1. Register NOW and become part of this fantastic knowledge base forum! This message will go away once you have registered.

Shock obsorbtion question...

Discussion in 'Recording' started by Mckey, Nov 7, 2008.

  1. Mckey

    Mckey Active Member

    Jan 4, 2007
    Okay, so I've got this great 4000 dollar V-Drums set, but I can rarely use it because its on the second floor, and the noise from the drums is amp'd down to the floor below. I've been trying to figure out a way to reduce it, and I've gotten it a little better by putting a couple rugs down under it, but its still not to where I need it. So what I'm wondering is if anyone has any tips for me, I'm thinking of building a platform and putting springs under it or something. I don't know, anything.
  2. RemyRAD

    RemyRAD Guest

    Sep 26, 2005
    I think you need to look into an electronic drum pad kit? You cannot isolate rock-and-roll drums from a downstairs apartment. It doesn't matter what you stick on the floor. It's all one gigantic resonant diaphragm. Unless you're ready to purchase an apartment building so that you can make some major structural changes, you're screwed. So you're not a millionaire and cannot afford to tell your observers & downstairs tenants they have 30 days to move out? Instead you'll soon receive a 30 day notice yourself, which I think will upset your parents? So look into those nice practice pad like drum kits, that offer electronic triggers. Then you can have the biggest & baddest drum sound of anyone you know. A small price to pay & play. Keep the real drums for your live gig's. That is unless you get spoiled with the far easier setup & quality sound of a beautifully sampled kit?

    Having real drums is only important if you like recording real drums. And if you're the best at it? Recording them that is. I got so many great recordings of so many great drummers, I got my own sample library I can create. I've never bothered. I like recording real drums. But not in apartments. But in compartments. Besides, I don't like recording any snare drum that costs less than $300. You're better off using a sample.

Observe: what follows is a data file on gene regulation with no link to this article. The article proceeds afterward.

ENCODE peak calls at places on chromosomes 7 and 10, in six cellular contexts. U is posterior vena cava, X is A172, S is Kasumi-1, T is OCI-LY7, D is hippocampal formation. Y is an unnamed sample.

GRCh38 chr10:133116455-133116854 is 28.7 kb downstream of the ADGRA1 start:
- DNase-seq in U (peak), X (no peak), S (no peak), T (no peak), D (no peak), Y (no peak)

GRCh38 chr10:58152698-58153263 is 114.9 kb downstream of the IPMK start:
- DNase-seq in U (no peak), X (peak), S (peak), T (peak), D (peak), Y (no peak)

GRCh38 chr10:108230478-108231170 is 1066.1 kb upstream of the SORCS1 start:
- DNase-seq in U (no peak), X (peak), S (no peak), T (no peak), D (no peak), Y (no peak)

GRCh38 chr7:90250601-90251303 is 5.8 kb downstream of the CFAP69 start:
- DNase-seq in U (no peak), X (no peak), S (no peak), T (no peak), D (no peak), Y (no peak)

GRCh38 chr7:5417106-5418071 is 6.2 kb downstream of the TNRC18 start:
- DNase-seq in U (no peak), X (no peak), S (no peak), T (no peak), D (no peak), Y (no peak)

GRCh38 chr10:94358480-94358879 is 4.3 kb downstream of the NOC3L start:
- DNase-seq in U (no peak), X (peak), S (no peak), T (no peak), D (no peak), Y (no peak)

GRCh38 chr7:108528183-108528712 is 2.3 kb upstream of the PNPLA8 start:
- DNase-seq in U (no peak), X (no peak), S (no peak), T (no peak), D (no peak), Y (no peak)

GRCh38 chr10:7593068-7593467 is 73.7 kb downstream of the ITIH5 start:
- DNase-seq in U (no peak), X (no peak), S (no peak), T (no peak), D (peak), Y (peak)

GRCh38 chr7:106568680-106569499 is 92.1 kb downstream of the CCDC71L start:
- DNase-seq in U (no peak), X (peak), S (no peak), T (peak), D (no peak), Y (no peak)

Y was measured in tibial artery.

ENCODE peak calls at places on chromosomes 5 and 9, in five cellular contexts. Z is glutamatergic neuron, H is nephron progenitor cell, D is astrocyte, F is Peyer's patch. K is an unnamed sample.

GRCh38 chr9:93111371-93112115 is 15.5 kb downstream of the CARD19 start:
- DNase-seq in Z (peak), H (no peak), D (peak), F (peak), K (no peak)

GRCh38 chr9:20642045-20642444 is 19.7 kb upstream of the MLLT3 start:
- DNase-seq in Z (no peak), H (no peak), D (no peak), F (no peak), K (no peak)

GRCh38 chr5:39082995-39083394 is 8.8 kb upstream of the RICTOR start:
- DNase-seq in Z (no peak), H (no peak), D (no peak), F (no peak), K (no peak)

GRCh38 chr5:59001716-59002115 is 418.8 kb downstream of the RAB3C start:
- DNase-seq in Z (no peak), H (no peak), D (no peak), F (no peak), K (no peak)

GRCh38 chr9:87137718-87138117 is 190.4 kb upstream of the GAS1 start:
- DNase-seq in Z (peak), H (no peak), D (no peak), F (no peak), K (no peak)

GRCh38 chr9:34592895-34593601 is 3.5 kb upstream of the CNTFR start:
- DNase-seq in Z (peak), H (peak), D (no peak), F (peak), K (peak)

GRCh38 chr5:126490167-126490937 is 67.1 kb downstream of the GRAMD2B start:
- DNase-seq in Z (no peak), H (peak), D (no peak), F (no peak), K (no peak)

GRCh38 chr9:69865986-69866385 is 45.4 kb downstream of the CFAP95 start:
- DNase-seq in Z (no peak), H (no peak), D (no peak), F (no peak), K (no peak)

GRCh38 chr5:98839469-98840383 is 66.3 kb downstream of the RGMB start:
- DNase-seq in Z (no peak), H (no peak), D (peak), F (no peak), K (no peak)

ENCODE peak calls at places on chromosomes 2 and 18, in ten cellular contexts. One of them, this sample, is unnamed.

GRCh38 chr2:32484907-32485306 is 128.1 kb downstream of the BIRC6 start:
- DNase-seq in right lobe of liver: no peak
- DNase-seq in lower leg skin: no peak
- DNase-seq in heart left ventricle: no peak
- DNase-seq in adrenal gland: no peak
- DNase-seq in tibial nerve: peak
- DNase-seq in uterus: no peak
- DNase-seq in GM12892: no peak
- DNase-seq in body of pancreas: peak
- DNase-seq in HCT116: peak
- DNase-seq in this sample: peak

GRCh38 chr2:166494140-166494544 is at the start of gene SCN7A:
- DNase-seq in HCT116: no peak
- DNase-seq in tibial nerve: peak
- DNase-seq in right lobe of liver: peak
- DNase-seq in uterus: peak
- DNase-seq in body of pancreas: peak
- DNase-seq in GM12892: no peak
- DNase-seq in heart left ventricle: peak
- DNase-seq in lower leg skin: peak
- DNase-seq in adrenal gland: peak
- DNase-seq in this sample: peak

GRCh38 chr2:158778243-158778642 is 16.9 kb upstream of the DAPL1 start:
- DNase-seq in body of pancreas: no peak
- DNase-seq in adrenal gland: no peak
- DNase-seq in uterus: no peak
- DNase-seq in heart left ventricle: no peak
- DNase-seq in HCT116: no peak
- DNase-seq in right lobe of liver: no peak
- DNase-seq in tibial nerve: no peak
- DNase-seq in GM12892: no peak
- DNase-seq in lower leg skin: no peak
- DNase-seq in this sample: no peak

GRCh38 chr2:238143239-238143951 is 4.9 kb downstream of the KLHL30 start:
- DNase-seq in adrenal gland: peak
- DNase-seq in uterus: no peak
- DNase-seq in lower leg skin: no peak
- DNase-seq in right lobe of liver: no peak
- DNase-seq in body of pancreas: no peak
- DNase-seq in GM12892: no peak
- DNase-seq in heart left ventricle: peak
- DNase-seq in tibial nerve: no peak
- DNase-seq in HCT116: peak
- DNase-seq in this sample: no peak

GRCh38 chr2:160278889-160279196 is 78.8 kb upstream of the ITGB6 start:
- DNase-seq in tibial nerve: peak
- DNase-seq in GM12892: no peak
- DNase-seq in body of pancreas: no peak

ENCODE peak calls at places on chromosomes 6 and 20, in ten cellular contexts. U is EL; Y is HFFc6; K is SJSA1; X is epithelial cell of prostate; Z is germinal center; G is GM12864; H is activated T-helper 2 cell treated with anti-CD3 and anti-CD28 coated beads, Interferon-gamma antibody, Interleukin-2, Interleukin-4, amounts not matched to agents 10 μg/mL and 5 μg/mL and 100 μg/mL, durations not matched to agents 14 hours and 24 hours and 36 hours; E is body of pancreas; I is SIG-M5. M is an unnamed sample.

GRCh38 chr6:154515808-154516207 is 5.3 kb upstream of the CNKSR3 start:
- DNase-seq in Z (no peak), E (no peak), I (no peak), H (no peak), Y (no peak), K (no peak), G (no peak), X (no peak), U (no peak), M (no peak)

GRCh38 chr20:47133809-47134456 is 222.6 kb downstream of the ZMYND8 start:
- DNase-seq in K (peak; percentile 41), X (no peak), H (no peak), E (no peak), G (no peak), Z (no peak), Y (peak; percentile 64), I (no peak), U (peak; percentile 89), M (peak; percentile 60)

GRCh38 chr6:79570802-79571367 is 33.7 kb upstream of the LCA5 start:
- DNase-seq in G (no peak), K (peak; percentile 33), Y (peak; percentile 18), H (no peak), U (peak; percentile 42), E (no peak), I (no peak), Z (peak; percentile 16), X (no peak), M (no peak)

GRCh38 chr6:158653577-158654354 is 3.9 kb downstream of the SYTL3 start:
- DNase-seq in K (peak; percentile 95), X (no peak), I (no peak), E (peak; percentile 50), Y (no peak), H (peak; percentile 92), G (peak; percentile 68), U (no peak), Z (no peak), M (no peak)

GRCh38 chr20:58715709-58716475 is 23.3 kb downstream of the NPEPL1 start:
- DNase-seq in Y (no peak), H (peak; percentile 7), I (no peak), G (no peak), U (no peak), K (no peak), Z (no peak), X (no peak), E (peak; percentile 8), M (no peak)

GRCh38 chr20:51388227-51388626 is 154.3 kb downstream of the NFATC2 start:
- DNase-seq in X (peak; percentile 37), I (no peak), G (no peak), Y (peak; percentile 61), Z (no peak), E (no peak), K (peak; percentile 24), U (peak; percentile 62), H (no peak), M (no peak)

Or you can play your drum kit like a little church mousy? Shush.
    Ms. Remy Ann David
  3. Mckey

    Mckey Active Member

    Jan 4, 2007
    Its not a real set, its a Roland V-drums set. Basically the nicest thing you can get for not recording acoustic drums. What makes the noise below is mainly the pedals for the bass drum trigger and hi hats. I've thought about a table top trigger, but have you ever tried to play one of those things? Its like playing guitar on a keyboard, its unnatural and you can't do anything fancy with it.
  4. Thomas W. Bethel

    Thomas W. Bethel Well-Known Member

    Dec 12, 2001
    Oberlin, OH
    Home Page:
    There is a very nice material called sorbothane company is here http://www.sorbothane.com/

    It is not cheap but it does a great job of dampening any vibrations. We use it under our microphones when we do opera recordings. The company if very good about answering questions and can advise you of what you need and the thickness andt he DUROMETER setting you will need. They have a great informational PDF at this web address http://www.sorbothane.com/PDF/StandardProduct.pdf. \

    I think it is exactly what you need for the problem you are describing.

    Best of luck!
  5. Kapt.Krunch

    Kapt.Krunch Well-Known Member

    Nov 21, 2005
    Sorbothane...looks interesting.

    I was just going to suggest some of those thick interlocking industrial rubber mats on the floor, with some padded carpeted-on-top plywood set on those, with the drums on all that?

  6. Space

    Space Distinguished Member

    Jun 26, 2007
    "...and the noise from the drums is amp'd down to the floor below.", "What makes the noise below is mainly the pedals for the bass drum trigger and hi hats."

    MAN, are you stomping the k-rap out of those pedals or what!!!
  7. Mckey

    Mckey Active Member

    Jan 4, 2007
    No not really, in fact I've adjusted my style a bit to get them softer, but its still the worst part of it. Hey Thomas, thanks a million man, that stuff looks perfect! And Kapt, I've actually thought about that, that has a chance to work as well I think, atleast now I've got some options! Thanks a lot guys!
  8. BobRogers

    BobRogers Distinguished Member

    Apr 4, 2006
    Blacksburg, VA
    The sorbothane looks interesting. I was going to say that the floor must be pretty noisy in general. A rubber may under a 4X8 sheet of MDF under a carpet might be in order even if you do the sorbothane as well.

Share This Page